WHITE Bull is on a merry-go-round of drug control in Australia that is not working, says one of the country’s leading authorities on synthetic substances.
Stephen Bright, from Curtin University’s school of psychology, said the most recent statistics from the European Monitoring Centre showed more than one new drug emerged each week.
“Each time governments ban one of these drugs, it seems like two more emerge to replace it,” Mr Bright said.
“The number of new drugs emerging has been increasing at an alarming rate.”
In a paper published by the Australian Drug Foundation, Mr Bright said synthetic drugs were popular because their accessibility was associated with a degree of safety.
But he said there was virtually no human testing conducted before those drugs were released on to the market.
“There is therefore little information about whether the substances are toxic or even carcinogenic; we have no idea what the long-term effects might be,” Mr Bright said.
The warnings come in the wake of the Sydney schoolboy, who spent $2 on a legal LSD-like drug, and leapt to his death on Wednesday.
Mr Bright said there were concerns the next new drug could cause widespread harm.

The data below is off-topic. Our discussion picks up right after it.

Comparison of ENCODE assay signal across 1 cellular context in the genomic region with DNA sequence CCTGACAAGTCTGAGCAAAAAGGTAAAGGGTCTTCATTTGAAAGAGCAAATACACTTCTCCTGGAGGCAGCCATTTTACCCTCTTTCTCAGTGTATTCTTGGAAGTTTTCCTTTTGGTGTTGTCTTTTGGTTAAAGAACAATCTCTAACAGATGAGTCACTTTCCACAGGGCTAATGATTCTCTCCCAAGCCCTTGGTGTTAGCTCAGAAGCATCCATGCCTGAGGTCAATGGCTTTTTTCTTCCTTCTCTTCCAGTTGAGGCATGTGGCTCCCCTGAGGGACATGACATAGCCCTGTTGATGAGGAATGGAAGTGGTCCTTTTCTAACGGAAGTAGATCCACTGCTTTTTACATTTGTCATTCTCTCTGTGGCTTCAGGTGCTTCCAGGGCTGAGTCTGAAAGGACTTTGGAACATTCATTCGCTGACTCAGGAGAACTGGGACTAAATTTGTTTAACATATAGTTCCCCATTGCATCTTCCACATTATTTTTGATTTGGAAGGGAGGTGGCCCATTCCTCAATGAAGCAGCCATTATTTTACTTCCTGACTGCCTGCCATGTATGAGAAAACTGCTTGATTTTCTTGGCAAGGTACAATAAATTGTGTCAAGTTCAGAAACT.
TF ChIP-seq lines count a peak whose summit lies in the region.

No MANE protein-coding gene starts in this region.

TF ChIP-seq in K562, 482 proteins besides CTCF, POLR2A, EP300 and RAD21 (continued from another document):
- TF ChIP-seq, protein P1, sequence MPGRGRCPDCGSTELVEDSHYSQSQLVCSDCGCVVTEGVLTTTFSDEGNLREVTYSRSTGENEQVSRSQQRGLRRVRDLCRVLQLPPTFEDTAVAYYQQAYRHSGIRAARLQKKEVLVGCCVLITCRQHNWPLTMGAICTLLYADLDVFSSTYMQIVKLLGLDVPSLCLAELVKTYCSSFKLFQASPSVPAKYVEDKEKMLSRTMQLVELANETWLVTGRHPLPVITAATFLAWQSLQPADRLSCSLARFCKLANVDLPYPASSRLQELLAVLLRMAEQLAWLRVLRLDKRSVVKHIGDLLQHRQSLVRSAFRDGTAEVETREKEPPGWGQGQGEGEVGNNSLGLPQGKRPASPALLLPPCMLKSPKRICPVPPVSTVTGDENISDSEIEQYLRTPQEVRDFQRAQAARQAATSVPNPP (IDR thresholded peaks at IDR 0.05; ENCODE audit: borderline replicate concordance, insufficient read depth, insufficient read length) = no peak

“Is this a potential public health crisis waiting to happen?” he said.
He said the answer was not banning products.
“New and emerging drugs are a consequence of prohibition. People will always want to get high — preferably without breaking the law — and entrepreneurial individuals will continue to find ways to supply this demand,” he said.
“We either continue this game of cat and mouse, where the government bans a substance and a new one comes out the following day that’s more harmful than the ones that’s banned, or do we do a rethink?”
Murrumbidgee Health mental health, drug and alcohol clinical leader Alan Fisher said the problem was not going away.
“Information and harm minimisation are our best weapons,” Mr Fisher said.